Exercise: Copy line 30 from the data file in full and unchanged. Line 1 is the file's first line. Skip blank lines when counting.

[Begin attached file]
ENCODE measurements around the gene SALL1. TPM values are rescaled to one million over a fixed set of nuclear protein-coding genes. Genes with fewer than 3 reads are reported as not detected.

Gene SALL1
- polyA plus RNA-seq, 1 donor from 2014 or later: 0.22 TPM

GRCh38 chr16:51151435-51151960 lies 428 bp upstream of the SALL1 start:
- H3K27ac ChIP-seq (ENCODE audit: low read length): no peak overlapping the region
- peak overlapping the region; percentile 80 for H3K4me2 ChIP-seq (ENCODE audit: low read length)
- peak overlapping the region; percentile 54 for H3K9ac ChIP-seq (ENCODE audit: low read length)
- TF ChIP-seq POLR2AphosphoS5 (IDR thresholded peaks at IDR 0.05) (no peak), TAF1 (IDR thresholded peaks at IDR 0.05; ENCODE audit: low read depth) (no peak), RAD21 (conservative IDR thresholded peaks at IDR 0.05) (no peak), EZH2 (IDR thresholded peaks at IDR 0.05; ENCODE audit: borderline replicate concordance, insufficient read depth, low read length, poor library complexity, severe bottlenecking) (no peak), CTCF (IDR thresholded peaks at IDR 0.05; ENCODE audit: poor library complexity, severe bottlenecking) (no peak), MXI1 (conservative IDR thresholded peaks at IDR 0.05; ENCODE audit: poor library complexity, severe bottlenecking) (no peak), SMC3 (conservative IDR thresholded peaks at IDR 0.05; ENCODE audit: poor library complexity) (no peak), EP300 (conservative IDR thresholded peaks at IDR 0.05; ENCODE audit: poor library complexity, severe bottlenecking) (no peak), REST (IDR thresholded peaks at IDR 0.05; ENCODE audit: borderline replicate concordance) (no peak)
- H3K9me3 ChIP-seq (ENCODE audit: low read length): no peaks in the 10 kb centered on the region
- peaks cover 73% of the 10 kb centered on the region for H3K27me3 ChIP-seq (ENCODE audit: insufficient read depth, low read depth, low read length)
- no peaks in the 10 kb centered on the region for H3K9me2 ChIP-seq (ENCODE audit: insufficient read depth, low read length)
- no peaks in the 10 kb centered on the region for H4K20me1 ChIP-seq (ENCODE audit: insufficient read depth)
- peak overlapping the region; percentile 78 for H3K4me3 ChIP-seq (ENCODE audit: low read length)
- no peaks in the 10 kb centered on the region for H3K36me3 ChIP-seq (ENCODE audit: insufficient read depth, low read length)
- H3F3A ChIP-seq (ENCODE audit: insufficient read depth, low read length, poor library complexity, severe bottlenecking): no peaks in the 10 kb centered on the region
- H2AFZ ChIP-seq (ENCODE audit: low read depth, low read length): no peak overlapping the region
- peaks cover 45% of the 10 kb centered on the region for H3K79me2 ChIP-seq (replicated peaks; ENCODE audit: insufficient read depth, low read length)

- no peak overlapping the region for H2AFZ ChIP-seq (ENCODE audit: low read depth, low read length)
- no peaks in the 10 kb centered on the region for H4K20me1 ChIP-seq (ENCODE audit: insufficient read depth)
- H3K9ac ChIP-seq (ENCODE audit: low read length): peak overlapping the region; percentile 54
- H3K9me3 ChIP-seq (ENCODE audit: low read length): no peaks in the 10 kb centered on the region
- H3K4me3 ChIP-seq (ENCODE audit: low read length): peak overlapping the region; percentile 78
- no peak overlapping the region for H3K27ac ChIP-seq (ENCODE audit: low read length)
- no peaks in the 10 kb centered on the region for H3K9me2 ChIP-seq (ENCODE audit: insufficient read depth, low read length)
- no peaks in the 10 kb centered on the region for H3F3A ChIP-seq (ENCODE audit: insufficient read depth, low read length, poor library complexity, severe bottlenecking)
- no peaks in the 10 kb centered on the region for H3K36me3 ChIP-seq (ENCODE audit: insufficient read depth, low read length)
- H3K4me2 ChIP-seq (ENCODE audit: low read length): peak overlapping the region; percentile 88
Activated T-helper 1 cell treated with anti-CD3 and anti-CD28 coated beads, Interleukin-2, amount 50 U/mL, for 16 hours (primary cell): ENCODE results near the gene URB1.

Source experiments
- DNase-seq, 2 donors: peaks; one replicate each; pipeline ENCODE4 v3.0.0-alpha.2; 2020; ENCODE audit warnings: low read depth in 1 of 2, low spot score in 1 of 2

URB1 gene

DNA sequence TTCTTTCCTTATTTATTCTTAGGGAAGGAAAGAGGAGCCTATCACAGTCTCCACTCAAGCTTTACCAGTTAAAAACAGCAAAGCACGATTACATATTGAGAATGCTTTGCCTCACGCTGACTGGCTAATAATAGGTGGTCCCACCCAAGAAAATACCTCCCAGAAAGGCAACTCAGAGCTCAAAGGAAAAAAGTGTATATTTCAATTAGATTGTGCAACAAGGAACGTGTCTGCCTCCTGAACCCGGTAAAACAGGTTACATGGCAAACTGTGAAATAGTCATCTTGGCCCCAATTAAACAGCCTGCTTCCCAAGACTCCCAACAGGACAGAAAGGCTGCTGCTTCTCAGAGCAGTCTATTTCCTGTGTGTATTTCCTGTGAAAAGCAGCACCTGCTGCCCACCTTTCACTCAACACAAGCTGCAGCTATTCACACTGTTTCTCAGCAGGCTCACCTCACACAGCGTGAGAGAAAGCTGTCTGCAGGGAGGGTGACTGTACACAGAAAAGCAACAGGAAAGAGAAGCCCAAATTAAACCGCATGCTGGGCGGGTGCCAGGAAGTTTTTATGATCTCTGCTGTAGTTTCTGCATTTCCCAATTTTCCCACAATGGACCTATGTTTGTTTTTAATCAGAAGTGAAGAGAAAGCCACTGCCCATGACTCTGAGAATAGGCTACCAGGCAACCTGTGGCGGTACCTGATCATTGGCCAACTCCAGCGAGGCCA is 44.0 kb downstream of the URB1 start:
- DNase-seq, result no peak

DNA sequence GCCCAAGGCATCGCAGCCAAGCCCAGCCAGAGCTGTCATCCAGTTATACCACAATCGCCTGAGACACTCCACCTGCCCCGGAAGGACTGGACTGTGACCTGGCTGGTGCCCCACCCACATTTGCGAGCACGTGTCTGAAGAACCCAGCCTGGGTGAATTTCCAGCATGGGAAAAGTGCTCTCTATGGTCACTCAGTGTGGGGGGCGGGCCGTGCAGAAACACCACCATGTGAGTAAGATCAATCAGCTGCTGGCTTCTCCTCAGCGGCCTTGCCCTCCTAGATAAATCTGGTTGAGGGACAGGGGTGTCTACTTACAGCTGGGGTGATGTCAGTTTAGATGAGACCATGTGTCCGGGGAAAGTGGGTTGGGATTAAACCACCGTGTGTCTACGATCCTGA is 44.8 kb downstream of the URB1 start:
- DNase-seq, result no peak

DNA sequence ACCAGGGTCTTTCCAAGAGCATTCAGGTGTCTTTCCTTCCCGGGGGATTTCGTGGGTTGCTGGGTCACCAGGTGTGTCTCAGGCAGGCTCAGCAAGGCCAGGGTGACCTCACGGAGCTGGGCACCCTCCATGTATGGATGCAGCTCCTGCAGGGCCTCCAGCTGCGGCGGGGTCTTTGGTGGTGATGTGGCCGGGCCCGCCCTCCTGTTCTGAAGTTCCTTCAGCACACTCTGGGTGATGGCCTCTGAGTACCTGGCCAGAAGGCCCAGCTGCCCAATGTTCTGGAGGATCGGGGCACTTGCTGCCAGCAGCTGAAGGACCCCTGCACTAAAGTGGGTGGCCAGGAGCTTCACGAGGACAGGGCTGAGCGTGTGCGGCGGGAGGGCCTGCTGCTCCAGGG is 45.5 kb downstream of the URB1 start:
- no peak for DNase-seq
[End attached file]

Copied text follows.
- DNase-seq, 2 donors: peaks; one replicate each; pipeline ENCODE4 v3.0.0-alpha.2; 2020; ENCODE audit warnings: low read depth in 1 of 2, low spot score in 1 of 2